Kōrero: Marriage and partnering

Whārangi 4. Loosening rules, expanding choices: partnering from the late 1960s

Ngā whakaahua

The rules around marriage – customary and legal – began to loosen from the late 1960s. The changes were part of a shift in New Zealand society. It became acceptable for couples to live together before marriage, and have children outside marriage. Gay and lesbian couples were increasingly open, and their existence became officially acknowledged. Some men began wearing wedding rings, previously worn only by women, and some women decided to retain their own surnames when they married.

Status of marriage

The status of marriage in New Zealand law and society diminished. Those in de facto relationships (who lived together but were not married) and, later, same-sex relationships, were included in some of the legal entitlements previously reserved for married couples. For example, it became possible to receive welfare benefits without marrying. Division of property on divorce became more equal from 1976, and was then extended to de facto and same-sex couples in 2002.

De facto relationships

The number of unmarried couples who lived together increased rapidly, from 6% of cohabiting couples in 1981 to 22% in 2013. De facto relationships became particularly common for younger people forming their first unions.

Those in de facto relationships were more likely to be in a relationship with someone of a different ethnicity, to have had more previous relationships, were less likely to see barriers to leaving a relationship, and were less likely to be religious.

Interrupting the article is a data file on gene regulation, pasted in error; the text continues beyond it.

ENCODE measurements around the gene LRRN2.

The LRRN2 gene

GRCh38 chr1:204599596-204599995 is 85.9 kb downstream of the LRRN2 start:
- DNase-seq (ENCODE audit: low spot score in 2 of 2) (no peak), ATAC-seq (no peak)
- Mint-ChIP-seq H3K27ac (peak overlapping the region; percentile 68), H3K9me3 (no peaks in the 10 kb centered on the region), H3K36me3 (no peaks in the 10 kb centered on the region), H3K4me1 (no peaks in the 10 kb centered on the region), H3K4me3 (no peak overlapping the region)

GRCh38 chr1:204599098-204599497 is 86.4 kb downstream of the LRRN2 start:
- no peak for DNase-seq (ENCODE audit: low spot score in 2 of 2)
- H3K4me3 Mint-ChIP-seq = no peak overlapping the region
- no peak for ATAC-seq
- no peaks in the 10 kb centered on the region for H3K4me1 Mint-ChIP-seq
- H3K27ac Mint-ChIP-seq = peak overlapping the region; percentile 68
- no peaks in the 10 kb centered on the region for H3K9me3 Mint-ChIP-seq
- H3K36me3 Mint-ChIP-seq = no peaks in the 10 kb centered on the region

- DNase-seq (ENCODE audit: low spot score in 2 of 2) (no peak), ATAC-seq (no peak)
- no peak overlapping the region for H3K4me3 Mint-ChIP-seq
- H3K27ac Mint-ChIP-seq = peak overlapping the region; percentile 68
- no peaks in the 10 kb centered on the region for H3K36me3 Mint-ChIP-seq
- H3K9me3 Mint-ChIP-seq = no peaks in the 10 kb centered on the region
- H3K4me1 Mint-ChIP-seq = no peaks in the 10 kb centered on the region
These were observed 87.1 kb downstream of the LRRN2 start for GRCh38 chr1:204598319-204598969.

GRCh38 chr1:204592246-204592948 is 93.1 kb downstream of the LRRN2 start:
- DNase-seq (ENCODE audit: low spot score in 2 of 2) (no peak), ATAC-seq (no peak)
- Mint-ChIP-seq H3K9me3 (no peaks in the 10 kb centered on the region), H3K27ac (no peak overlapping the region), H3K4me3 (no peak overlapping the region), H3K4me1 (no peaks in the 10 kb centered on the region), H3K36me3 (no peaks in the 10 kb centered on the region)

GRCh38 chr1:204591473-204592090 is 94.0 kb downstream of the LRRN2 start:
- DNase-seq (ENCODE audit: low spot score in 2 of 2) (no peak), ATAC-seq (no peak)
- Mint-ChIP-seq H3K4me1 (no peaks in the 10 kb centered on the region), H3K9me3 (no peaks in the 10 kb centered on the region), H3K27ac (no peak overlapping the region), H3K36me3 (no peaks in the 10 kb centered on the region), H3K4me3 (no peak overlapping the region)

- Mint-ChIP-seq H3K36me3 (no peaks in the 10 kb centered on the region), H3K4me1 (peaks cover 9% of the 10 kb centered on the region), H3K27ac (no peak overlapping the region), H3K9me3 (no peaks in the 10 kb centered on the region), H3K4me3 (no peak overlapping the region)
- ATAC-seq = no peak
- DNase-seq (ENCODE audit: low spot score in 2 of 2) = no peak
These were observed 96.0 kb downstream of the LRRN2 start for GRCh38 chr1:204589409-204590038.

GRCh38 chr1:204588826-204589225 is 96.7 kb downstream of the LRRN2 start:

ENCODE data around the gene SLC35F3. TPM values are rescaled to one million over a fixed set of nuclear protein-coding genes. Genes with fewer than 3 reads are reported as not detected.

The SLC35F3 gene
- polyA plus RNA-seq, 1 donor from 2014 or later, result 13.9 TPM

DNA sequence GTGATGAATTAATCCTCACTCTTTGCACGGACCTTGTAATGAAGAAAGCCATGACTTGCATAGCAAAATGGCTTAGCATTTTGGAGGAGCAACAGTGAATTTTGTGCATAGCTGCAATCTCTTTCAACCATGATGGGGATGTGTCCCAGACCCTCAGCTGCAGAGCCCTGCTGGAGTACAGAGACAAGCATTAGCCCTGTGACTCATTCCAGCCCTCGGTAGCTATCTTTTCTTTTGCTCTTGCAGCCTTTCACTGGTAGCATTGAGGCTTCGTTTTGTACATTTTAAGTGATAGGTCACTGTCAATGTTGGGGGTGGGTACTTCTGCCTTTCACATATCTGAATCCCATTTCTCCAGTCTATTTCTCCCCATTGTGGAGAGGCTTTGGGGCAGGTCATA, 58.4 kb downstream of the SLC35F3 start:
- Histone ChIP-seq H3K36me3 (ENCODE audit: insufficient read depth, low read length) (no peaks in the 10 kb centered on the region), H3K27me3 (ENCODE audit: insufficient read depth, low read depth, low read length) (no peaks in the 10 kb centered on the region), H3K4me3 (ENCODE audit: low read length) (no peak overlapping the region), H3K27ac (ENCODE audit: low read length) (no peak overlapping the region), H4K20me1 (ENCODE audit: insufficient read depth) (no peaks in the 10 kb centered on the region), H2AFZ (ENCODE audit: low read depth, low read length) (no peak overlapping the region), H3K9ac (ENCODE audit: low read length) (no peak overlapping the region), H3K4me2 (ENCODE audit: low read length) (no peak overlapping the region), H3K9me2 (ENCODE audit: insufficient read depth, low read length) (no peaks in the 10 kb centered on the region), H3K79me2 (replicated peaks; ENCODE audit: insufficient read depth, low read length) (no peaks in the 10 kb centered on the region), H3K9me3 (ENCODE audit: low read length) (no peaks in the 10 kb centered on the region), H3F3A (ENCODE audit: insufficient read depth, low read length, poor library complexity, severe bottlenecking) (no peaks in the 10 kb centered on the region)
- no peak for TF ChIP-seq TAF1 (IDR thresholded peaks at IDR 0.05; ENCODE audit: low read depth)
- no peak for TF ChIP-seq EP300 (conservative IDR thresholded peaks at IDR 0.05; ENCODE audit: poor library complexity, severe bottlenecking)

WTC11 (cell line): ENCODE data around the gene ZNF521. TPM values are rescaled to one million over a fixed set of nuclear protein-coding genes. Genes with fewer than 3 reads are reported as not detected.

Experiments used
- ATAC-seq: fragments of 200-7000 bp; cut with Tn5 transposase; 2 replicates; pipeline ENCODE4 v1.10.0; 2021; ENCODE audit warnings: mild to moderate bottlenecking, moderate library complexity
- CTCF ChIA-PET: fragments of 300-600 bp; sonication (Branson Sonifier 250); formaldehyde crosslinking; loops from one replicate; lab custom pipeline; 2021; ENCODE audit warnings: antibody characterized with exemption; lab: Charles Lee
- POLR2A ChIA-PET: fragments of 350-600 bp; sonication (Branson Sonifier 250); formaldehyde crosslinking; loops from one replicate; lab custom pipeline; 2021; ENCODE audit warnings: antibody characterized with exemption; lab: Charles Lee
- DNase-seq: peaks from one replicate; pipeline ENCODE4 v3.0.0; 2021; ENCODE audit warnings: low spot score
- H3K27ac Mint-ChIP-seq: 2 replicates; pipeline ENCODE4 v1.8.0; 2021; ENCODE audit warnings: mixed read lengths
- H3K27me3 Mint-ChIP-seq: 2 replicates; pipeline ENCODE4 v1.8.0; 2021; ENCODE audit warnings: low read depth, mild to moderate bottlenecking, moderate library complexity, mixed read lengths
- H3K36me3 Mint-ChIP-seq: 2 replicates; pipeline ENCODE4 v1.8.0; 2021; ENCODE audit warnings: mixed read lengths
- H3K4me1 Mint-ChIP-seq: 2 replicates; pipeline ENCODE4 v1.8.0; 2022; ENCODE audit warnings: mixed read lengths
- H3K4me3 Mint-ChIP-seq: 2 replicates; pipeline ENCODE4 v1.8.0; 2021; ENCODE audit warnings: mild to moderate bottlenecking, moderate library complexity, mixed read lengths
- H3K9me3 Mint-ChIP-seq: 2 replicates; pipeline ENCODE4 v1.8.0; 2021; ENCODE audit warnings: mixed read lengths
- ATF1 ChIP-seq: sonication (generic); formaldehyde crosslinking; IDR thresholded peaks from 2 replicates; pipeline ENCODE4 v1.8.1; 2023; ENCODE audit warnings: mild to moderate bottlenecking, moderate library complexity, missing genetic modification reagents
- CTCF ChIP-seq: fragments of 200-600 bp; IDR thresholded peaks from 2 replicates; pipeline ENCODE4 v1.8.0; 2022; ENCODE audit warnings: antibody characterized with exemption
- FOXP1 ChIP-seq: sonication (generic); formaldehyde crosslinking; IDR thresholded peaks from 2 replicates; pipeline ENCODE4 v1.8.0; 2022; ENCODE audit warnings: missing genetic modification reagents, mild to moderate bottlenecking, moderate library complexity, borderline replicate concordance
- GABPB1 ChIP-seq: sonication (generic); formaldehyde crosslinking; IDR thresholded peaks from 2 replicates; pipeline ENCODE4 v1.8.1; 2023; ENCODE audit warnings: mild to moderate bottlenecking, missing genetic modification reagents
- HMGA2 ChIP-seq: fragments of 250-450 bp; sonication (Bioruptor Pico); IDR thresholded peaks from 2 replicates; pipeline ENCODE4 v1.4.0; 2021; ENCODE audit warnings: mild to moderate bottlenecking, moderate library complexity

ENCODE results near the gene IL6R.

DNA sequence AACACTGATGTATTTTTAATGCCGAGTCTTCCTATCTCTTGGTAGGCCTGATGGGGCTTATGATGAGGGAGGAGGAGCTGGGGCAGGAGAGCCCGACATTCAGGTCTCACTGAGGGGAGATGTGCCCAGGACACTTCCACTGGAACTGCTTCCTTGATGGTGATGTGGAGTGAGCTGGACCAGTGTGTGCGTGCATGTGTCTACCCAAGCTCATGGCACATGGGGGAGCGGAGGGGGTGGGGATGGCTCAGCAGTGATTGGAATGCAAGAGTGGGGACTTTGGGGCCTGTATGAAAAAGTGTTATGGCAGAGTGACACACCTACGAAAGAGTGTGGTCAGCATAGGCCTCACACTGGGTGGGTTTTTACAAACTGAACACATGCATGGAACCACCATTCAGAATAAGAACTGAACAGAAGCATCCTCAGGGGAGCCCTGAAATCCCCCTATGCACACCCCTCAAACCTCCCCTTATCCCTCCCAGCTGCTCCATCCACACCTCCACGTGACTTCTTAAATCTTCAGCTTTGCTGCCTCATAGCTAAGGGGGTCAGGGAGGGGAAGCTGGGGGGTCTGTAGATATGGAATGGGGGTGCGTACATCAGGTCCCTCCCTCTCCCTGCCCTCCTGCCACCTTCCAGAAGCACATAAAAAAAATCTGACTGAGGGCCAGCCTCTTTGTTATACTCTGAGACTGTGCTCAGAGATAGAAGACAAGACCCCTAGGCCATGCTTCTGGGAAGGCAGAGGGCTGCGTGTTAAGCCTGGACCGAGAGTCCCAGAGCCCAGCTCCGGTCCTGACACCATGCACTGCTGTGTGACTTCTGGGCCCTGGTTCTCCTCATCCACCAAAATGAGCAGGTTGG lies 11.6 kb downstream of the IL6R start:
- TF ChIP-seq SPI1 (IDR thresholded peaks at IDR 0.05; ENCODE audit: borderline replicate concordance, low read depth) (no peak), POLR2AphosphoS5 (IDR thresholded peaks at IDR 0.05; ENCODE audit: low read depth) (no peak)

Civil unions and same-sex marriage

Civil unions, widely seen as a form of ‘gay marriage’, were introduced in 2005. Although strongly opposed beforehand by some Christian groups, the controversy died down afterward. By the end of 2015, 3,342 civil unions had been celebrated by 2,598 same-sex and 744 opposite-sex couples.  These included 591 couples resident overseas and who didn’t have the option of a civil union in their own country.

In April 2013 Parliament passed the Marriage (Definition of Marriage) Amendment Act, a private member’s bill introduced by Labour MP Louisa Wall, which allowed same-sex couples to marry. While there was opposition from conservative groups, opinion polls suggested that most New Zealanders, especially younger people, were in favour of the change. The first marriages of same-sex couples took place in late August 2013. By December 2015, 2,112 same-sex couples had married in New Zealand. The number of civil unions dropped considerably in the wake of the law change.

Rate of and age at marriage

The rate of marriage dropped by over half from 1970, when it was 9.2 per 1,000 people, to 2014, when it was 4.44 per 1,000. Despite this, in 2013 the number of married people (1,430,000) far outstripped the number in de facto relationships and civil unions (470,000). In 2005 the minimum age at marriage was lifted to 18, but those wishing to marry at 16 or 17 could do so with consent from parent or guardian.

Who partners who

From the early 1980s the number of couples with partners of differing ethnicity increased. This was particularly true of Pākehā, Māori and Asian people. Among Pacific people there was a slight increase in the rate of same-ethnicity partnering.

Me pēnei te tohu i te whārangi:

Megan Cook, 'Marriage and partnering - Loosening rules, expanding choices: partnering from the late 1960s', Te Ara - the Encyclopedia of New Zealand, http://www.TeAra.govt.nz/mi/marriage-and-partnering/page-4 (accessed 20 August 2019)

Story by Megan Cook, published 5 May 2011, updated 4 May 2017